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1 hour ago, Húslař said:

Violas from A.Stradivari´s workshop are really beauty!

Thanks for photos - have you more photos of Tenor Medici? (I am interested in varnish of this viola on last days - most important Strad in this case)

stunning to see it in person (but you have to go to Florence and skip by the David ;) Good photos in the B&G strad varnish book and the S&Z Tuscan violin book

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I listened to some of the links, but the Bach stuff doesn't do anything for me; so I looked for something else and found some Walton.  It sounded good, Mac Sabbah.  Wondered what he plays.  A viola made in 1951 in Chicago.  Found a picture of it; upside down.  Flipped the Gibson over upside down, and we see the pattern that Leroy F. Geiger used to make that viola.   So even 70 years ago in the US, makers made Strad style violas. 

I see that the Tuscan Medici looks the same; both have more tapered f holes.  They seem to fit in better; at least with that narrow waist.  Viola posters are a very rare thing. I just work off pictures when I find one I like.  But I haven't made any in a while.  One like a viola d'amore would be cool.  It wouldn't be skinny.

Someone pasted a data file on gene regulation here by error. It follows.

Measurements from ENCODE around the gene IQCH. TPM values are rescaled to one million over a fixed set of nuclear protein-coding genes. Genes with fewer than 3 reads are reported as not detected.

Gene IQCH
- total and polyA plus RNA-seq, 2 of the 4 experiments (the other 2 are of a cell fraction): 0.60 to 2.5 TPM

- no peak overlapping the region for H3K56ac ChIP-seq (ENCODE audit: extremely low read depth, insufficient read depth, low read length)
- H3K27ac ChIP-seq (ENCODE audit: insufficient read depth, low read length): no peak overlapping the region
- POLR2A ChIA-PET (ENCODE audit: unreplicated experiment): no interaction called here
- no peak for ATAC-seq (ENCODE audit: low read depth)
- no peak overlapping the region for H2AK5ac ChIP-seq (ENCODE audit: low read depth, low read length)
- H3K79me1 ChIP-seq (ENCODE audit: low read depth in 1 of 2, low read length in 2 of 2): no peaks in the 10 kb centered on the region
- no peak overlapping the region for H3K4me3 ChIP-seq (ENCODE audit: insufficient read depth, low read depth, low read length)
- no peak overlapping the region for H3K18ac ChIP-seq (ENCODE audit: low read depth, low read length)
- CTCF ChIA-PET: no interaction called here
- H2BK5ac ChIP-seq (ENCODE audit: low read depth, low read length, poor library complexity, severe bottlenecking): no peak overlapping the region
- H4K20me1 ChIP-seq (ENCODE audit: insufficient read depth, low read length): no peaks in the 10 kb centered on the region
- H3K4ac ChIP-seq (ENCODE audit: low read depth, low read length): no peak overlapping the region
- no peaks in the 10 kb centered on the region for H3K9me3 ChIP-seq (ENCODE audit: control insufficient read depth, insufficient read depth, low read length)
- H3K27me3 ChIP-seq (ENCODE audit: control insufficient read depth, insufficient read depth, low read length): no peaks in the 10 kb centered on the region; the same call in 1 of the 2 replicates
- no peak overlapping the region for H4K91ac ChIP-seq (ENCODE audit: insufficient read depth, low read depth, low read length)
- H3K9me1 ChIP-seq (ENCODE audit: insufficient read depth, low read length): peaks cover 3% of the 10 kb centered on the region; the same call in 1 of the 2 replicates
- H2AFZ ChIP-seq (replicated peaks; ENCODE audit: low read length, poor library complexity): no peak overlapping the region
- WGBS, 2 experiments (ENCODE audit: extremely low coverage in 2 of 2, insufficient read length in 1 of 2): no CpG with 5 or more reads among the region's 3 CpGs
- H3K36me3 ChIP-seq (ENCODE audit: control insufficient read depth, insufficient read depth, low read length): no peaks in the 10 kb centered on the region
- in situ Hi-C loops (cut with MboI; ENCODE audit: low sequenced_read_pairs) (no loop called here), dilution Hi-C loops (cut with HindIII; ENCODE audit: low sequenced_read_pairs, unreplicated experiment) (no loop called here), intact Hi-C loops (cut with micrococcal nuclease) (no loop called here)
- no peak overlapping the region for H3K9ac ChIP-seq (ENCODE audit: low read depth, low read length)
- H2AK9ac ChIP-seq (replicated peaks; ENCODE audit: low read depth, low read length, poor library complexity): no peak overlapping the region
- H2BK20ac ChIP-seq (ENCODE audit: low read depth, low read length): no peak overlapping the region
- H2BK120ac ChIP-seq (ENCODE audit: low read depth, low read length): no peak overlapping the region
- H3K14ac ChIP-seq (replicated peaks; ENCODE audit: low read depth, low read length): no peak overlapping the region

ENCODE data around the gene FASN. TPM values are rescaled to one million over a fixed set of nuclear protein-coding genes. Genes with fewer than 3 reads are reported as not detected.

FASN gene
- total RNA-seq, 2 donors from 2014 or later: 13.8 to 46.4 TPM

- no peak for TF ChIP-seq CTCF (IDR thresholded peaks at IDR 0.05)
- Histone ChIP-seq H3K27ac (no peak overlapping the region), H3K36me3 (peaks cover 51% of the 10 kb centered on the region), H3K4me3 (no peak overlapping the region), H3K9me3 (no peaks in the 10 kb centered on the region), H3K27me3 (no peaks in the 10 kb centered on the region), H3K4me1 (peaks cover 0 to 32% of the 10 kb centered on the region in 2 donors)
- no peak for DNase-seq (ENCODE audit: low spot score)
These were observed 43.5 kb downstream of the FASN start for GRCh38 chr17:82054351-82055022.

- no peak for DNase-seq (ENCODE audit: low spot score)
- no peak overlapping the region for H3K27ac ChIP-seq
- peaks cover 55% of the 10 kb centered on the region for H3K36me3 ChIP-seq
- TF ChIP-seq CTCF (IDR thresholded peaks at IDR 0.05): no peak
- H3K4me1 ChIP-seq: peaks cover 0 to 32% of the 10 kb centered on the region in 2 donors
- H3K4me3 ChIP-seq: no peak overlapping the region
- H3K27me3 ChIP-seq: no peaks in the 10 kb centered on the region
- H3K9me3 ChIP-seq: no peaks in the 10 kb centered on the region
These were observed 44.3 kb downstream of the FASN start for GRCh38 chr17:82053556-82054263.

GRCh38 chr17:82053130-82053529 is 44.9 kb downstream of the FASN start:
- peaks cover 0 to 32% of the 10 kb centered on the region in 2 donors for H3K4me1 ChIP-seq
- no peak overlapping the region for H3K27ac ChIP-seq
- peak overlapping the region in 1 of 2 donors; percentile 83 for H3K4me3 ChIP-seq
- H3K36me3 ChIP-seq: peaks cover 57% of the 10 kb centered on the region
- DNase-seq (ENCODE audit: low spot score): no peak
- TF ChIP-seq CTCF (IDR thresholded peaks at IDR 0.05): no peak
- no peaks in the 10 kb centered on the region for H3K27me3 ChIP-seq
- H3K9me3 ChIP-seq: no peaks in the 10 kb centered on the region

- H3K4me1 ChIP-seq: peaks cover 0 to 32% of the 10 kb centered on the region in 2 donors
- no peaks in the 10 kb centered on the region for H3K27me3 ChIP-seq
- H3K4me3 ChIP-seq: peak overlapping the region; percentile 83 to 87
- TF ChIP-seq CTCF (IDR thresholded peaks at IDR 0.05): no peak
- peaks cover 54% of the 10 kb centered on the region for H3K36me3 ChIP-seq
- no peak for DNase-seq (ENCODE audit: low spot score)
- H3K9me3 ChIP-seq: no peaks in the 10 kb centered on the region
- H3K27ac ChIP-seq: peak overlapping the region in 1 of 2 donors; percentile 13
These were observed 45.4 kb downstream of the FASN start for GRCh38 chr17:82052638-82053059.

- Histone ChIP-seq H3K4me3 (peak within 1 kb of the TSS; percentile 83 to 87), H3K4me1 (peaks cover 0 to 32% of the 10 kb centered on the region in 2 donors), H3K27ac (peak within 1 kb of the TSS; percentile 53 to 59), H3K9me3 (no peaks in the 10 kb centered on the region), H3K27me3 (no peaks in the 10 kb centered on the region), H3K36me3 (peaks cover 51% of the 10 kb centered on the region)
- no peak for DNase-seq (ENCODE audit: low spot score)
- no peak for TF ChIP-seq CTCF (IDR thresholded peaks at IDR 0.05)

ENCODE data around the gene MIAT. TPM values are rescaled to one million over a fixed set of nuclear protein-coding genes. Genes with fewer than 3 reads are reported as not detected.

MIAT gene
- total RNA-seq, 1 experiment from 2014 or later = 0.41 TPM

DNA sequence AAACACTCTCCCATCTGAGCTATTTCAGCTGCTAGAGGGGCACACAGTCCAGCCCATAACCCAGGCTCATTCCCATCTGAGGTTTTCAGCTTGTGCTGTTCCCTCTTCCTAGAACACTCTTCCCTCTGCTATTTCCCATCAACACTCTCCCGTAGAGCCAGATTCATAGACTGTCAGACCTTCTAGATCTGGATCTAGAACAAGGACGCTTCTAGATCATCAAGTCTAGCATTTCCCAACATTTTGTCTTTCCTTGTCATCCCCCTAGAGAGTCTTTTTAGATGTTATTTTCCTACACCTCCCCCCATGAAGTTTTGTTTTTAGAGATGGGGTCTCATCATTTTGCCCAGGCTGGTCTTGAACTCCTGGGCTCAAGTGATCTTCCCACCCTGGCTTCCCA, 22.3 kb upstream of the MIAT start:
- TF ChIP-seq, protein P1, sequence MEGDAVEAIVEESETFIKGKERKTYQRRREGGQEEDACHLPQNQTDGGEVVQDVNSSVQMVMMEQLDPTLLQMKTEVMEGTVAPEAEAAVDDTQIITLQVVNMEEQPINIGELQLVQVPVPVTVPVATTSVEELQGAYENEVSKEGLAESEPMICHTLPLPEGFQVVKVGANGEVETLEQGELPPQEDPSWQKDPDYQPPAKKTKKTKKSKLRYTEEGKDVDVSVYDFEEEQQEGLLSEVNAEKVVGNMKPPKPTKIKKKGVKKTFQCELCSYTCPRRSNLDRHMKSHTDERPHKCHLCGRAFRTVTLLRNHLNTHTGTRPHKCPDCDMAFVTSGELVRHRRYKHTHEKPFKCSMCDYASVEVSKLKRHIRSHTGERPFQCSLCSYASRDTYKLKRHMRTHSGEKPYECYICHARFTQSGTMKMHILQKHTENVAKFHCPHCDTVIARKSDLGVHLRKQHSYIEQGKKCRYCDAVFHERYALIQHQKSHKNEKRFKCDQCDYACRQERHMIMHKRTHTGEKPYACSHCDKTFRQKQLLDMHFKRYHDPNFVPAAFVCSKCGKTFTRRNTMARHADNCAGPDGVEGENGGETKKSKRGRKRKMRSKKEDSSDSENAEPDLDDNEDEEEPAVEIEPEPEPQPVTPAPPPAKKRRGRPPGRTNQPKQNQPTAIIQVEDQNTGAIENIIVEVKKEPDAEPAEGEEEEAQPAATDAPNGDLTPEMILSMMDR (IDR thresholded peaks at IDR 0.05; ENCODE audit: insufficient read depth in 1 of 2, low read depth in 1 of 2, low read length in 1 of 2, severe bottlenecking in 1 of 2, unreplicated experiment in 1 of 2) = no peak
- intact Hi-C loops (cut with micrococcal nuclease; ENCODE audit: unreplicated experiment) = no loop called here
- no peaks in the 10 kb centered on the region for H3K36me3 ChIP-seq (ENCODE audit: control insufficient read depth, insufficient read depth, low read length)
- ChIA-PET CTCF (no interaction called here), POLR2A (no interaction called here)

Where did the Mahler poster come from?  Oh, it's new.  412 long and made of poplar?  I just looked for wood the other day, and looked at poplar, but only found some greenish slab wood. Not a big fan of slab poplar. It was big enough for an arch top guitar, but not a cello.  I like the look of quartered poplar, very nice maple-like cross rays? but you never see 5-6 inch wide boards of quartered poplar, or ANY quartered poplar.  I guess that it is too cheap to fuss over.

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On 9/9/2019 at 11:54 AM, deans said:

IMO this is one of the common misconceptions in the violin (viola) world. Its so deeply ingrained that we don't even believe our own ears.

Some notions are so deeply ingrained in the stringed instrument world, that it's close-to-impossible to form a completely independent opinion.

That's why I think that the blind and double-blind testing have so much value.

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I don't believe there are any soloists around today that could afford a Strad Viola.

Today, true. But in the era of Primrose, Trampler, Fuchs, Kroyt et al., they could have. And (significantly, IMO), they didn't.